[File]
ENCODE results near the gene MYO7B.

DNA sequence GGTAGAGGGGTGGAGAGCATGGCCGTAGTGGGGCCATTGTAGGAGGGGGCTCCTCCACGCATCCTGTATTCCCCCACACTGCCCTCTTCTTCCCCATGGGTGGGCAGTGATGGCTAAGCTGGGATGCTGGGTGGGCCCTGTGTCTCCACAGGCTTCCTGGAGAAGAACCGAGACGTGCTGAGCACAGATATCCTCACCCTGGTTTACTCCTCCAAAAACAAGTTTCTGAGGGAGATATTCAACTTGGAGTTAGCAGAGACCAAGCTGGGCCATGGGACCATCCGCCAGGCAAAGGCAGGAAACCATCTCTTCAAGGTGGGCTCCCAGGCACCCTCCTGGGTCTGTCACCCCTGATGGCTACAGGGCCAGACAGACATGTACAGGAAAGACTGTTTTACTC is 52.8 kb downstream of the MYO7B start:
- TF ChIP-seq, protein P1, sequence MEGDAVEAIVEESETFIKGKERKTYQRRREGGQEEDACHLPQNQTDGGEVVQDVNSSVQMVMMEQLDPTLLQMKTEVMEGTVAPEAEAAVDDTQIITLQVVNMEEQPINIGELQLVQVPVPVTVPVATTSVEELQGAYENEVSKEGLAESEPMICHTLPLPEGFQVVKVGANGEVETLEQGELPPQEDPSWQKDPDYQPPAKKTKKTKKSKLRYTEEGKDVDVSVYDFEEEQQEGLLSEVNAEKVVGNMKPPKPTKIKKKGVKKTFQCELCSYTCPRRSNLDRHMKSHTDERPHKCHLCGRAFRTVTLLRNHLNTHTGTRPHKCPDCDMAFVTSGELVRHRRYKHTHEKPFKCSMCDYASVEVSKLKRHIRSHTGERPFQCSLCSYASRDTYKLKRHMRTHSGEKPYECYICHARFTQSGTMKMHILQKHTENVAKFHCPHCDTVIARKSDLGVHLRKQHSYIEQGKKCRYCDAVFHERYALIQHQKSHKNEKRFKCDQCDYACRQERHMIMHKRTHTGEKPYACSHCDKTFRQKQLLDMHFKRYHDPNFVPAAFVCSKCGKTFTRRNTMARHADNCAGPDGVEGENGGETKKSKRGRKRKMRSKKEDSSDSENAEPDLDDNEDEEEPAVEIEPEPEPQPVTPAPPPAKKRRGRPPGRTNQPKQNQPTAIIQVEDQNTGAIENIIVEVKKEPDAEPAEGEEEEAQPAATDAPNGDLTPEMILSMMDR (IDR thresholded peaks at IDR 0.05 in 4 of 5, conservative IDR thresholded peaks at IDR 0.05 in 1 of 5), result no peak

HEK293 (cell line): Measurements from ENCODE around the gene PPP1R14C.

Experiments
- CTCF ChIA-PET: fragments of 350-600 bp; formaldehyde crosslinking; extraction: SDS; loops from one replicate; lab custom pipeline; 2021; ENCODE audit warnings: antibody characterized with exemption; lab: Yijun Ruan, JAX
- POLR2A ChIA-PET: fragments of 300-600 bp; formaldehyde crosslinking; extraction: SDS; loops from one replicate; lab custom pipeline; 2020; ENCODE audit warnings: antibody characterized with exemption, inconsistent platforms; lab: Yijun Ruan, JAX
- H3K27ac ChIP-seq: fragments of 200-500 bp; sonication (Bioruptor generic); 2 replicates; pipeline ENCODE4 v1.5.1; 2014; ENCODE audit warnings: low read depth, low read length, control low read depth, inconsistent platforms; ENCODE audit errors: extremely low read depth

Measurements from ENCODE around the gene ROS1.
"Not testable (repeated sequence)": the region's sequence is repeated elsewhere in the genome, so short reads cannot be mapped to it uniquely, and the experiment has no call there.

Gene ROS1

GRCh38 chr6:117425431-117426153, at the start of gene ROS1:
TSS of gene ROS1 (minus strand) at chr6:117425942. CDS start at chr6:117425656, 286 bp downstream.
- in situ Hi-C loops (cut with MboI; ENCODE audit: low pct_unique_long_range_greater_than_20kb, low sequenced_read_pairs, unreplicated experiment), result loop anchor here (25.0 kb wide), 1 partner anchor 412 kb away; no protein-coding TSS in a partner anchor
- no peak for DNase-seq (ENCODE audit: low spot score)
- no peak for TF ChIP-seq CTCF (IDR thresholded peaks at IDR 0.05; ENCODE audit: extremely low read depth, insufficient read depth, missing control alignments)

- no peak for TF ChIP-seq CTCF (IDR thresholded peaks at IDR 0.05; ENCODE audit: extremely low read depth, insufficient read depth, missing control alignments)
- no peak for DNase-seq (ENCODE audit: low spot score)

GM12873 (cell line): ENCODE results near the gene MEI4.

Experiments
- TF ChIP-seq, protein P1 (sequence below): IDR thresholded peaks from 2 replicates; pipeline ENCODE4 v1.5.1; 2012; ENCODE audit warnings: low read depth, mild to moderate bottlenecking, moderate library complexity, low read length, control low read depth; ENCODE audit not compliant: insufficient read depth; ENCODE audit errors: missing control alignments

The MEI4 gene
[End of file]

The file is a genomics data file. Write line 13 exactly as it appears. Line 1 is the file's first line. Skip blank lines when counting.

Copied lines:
TSS of gene ROS1 (minus strand) at chr6:117425942. CDS start at chr6:117425656, 286 bp downstream.